It won’t be long until Christmas arrives, and there are some tell tale signs around Cotacachi.   For one thing the city has already had the crews engaged to set up a nativity scene in the center of Parque La Matriz. A few days ago, out came the animal and human figures for the scene and workers busily erected supports and created a thatched roof with long strands of soft dry grass that sways whenever the wind blows through. The scene is encircled with multi-colored barricades, and more touches will be added to the scene as the day approaches. The other tell tale sign is not seen, but heard.  There are explosions going off at all hours — pretty much whenever someone has some fireworks and feels like setting them off. If you are a newbie in Cotacachi you might at first be alarmed and think you are hearing gun fire, but since people here, generally speaking, do not have guns it is easy enough to grow used to random explosions followed by brilliant rockets or multicolored fireworks in the sky.  It is much like U. S. Fourth of July celebrations, only they go on for weeks. Other signs you will see that definitely tell you it’s Christmas time in Cotacachi is the appearance of children wearing white gowns and angels wings (usually in parades) and they are frequently accompanied by some very cute teen aged girls in Santa costumes wearing  high heeled boots and mini skirts.  ‘Mini skirts’, you ask? It is rather warm to be wearing a full Santa costume for any appreciable amount of time during the day; and besides, the girls really are super cute. The featured image is a woman in traditional clothing sitting on a park bench with the nativity scene in the background.  ...

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Oh, Christmas Tree! Paper Clips to the Rescue!

Posted by on Dec 15, 2013 in Blog | 1 comment

Oh, Christmas Tree! Paper Clips to the Rescue!

December Holiday observances in the Americas, North or South, is a time of celebration, a time of reflection, and many activities which bring people together.  Here in Cotacachi, we do not have as much diversity of religious faiths as in the United States, so one sees Christmas themed celebrations and decorations for the most part.  This is my second Christmas in Cotacachi and at the time of this post I have now been in Ecuador for a year and three weeks. I decided to decorate the space in my office so many can enjoy a few festive touches during this season.  I have a party planned, so a tree goes a long way toward making the room  look inviting.  This is my first tree, here in Ecuador.  I purchased the tree and some ornaments at the local grocery store, Tia. It’s pretty much like any other basic tree, but as I began putting on the lights and hanging a few ornaments, something happened.  Out of nowhere I simply began to feel carefree and delighted with this very ordinary tree.  I guess the holiday spirit arrived. One of the funny things about tree decorating here ( and a few other things, too) is that if you are from North America you will frequently have difficulty finding simple things you never thought would be hard to find in Ecuador. For example,  you know those little metal hooks made for hanging ornaments?  Well, it’s a bit different here.  Instead of metal hangers, all the ornaments I bought came with a set of thin golden threads about 4 inches in length.  I spent a long time making holes in my golden glitter snowflakes with a nail and then painstakingly threaded the thread through the rather flimsy  top of the ornament and then laboriously tied a knot in the thread in order to hang them.  Each one took several minutes, so after a half our or so I decided to continue at a later time. Fortunately, I ran into friends at the bus station in Otavalo yesterday, and Donda revealed the secret of hanging ornaments without going crazy with those tiny golden threads which take forever to tie. The way to go is paper clips!  Yes! You unbend them so you have a hook on both ends, put the smallest end through your ornament and use the larger end to  hang on the tree branch.  Thanks a million for that great tip,...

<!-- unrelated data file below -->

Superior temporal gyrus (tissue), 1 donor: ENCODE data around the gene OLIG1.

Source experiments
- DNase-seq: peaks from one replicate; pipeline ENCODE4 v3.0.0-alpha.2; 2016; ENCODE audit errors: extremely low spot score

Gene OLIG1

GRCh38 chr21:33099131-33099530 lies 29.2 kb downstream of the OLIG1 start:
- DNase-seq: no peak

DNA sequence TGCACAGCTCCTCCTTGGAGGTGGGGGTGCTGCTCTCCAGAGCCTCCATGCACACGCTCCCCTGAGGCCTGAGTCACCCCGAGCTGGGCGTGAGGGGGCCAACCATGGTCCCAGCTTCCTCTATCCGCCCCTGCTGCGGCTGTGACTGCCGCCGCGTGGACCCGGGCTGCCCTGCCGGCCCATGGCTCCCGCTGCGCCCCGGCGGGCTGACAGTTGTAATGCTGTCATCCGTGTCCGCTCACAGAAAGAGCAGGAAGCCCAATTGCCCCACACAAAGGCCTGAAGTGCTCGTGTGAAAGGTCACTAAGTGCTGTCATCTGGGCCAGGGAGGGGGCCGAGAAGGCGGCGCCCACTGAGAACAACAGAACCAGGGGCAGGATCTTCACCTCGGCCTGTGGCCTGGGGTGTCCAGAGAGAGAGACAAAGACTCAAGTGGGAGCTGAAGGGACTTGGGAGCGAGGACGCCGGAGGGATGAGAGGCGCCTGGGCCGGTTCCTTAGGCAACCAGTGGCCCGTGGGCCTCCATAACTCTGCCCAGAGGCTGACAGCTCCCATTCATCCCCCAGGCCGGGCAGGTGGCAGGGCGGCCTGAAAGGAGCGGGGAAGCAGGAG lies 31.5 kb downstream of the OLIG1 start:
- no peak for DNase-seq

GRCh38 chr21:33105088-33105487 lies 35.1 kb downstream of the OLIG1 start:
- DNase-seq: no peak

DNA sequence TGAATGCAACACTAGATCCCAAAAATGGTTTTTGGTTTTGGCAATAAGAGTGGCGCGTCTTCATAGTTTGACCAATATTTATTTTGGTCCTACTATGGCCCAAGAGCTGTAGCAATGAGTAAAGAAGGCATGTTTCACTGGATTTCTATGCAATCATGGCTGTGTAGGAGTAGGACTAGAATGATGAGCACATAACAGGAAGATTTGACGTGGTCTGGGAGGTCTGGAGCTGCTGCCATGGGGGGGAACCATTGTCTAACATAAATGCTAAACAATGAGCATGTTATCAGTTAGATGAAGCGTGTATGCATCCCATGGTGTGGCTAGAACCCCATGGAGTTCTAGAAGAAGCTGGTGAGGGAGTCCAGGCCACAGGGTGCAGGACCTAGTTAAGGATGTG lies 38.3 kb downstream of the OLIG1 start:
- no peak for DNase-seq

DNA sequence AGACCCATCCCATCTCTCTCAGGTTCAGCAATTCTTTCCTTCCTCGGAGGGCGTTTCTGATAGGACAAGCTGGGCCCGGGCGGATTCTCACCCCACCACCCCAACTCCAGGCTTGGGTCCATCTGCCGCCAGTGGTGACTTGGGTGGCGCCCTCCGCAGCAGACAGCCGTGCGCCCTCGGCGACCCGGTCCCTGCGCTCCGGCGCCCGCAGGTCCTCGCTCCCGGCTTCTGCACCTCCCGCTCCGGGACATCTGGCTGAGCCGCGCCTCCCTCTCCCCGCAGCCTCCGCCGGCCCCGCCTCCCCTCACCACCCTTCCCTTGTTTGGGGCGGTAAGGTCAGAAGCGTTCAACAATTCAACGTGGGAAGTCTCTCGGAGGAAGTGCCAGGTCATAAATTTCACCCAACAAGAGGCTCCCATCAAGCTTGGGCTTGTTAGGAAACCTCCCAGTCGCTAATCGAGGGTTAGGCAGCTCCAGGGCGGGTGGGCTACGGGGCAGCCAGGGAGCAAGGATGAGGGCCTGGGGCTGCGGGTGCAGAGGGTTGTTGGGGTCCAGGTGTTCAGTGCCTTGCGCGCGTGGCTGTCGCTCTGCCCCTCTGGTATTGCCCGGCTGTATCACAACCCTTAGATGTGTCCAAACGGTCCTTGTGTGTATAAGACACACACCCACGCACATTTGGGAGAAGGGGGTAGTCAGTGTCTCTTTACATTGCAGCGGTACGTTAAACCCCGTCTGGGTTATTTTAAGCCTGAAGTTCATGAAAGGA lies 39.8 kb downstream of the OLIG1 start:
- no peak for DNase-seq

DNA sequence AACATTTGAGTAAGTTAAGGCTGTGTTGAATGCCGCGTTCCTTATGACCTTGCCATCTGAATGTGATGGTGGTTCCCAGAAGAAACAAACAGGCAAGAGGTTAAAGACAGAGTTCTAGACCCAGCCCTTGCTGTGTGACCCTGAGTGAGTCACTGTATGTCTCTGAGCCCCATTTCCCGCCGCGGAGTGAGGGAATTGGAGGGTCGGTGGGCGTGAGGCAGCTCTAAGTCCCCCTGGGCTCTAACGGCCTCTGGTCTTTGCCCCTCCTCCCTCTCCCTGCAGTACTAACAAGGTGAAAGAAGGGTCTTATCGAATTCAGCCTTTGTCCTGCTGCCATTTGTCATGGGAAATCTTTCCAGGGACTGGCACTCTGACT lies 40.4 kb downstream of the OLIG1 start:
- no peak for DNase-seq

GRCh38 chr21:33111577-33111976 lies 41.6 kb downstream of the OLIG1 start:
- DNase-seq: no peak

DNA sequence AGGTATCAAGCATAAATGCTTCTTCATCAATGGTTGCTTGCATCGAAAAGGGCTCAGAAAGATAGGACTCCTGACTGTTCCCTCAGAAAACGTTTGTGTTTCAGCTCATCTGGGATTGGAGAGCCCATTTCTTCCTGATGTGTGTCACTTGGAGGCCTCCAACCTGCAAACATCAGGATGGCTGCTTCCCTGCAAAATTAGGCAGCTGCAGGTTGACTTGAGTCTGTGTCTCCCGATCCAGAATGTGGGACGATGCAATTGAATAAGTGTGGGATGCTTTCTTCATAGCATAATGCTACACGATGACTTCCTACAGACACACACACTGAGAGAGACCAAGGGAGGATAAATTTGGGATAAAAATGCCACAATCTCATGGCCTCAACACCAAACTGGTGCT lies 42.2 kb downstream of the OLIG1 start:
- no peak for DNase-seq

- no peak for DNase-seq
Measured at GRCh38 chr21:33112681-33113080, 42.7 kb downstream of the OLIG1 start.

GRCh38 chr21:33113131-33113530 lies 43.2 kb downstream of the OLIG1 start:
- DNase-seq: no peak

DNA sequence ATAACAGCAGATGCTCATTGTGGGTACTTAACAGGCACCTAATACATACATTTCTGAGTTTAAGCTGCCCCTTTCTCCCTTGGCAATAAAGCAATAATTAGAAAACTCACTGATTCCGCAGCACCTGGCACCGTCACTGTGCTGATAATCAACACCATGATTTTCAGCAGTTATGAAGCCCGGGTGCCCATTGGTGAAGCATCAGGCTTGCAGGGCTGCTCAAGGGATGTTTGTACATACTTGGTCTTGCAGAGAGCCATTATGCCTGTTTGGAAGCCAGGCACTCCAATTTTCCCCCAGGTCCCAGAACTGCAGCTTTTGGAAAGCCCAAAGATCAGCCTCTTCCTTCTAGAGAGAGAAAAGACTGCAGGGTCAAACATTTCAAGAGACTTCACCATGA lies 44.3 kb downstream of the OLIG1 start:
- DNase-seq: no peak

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Another Successful Pancake Breakfast!

Posted by on Dec 9, 2013 in Blog | 1 comment

Another Successful Pancake Breakfast!

Huge thanks to everyone who braved the rain and came out to the second “Pancakes for Water” Breakfast benefit on Sunday December 8. Thanks to your generosity we now have raised a total of $3308.55 to purchase materials for the water irrigation project.  We very much appreciate the generosity and good will shown to the people of La Calera. Most of us take having water for granted, but this project will make a big difference in the quality of life in that community. The residents of La Calera, including Phyllis Cooper who started the ball rolling on this project, and myself express our gratitude to all who donated and participated in this effort. Special thanks go to Dan as well as to chef Santiago and his family for their kind support and dedicated work to make the event such a...